Maryland should be proud of its educational system. We are home to some of the nation's highest performing schools, and our system ranks at the very top in several national studies and reports. That success is due to everyone — teachers, administrators, parents, and hard-working students. But let's not kid ourselves: Maryland also is home to some chronically underperforming schools. To turn around struggling classrooms, and provide a better future for children, we need options such as extending the school day that would target student learning head on. We should not be forced to fund programs that aren't working.
Legislation quickly weaving its way through Annapolis — HB 1450 and SB 1090 — seeks to do just that. Those bills would force local school systems with struggling schools to set aside funds for private and nonprofit tutoring services — known as Supplemental Educational Services (SES) — rather than giving them the flexibility to use that money to strengthen classrooms in the best way possible. Rather than giving the school community, including students and their families, a choice in how to improve instruction, these bills funnel money to private companies whether they are effective or not.
These proposals come as the Maryland State Department of Education is attempting to right a wrong perpetrated by the No Child Left Behind (NCLB) Act. The legislation would force low-performing schools to offer services that are too often of questionable merit. Maryland has applied for flexibility from NCLB on the tutoring mandate. Maryland's proposal would not remove SES as an option, but it would end the guaranteed set aside for those programs.
Maryland currently targets, with significant funding and intense monitoring, 16 schools that are the lowest-performing in the state. By asking that SES become an option rather than a mandate, enough federal dollars would be made available to serve 63 of our lowest performing schools and some with our most significant achievement gaps. Those students deserve our help.
Some believe that Maryland's plan would take money away from parents, but the fact is that parents never get the SES money. The cash goes directly to tutoring providers in this state. Under NCLB's tutoring mandate, MSDE is required to give funding to educational service corporations. Not surprisingly, these corporations have access to the lobbying money to try to make sure that the old NCLB rules still apply.
The NCLB experience has taught us that schools and school systems know best how to use funding, not corporations. School improvement is not easy, and school systems need options when turning around schools. Our plan for NCLB flexibility was developed after months of outreach to parents and the educational community. Maryland has had some remarkable success stories at schools in Baltimore and throughout the state, but only when critical resources are available.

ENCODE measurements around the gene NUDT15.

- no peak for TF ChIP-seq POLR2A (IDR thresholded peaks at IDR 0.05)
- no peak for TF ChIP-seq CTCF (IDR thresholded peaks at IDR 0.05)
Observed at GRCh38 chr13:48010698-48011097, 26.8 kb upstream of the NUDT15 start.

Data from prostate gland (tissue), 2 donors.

All 24 school systems have embraced MSDE's plan for NCLB flexibility because they know it will work for Maryland's children.
The bills currently before the Maryland General Assembly are designed not only to keep the old SES rule in place in the five school districts that are currently under NCLB's SES mandate but expand that rule to at least nine more districts. Montgomery County would be required to reserve $3.1 million dollars for SES providers to work in only four schools. Anne Arundel would have to reserve $1.6 million for one school. Approximately $11 million is mandated to be spent in the five districts covered by the current law. The legislation would force more systems to spend an additional $24 million on corporations rather than schools.
SES is a successful business. But SES has not proven to be so successful in turning around schools. Several years of SES services have not significantly reduced achievement gaps.
Maryland's NCLB flexibility application to the federal government centers the decision making about what is best for students and families in low performing schools with the school communities — administrators, teachers and families — that have made this state's public education system the envy of the nation.
Flexibility will give administrators, teachers and families more options, from a longer school day to Saturday school to in-school tutoring using the latest technology. Tutoring services will remain an option that schools may choose, but only an option. We are working on solutions that will close achievement gaps, strengthen our classrooms, and give today's students the best chance at a brighter tomorrow. Eliminating the SES mandate, but allowing schools to fund SES if they choose, is one of those solutions.
Bernard J. Sadusky is interim state superintendent of schools. His email is firstname.lastname@example.org.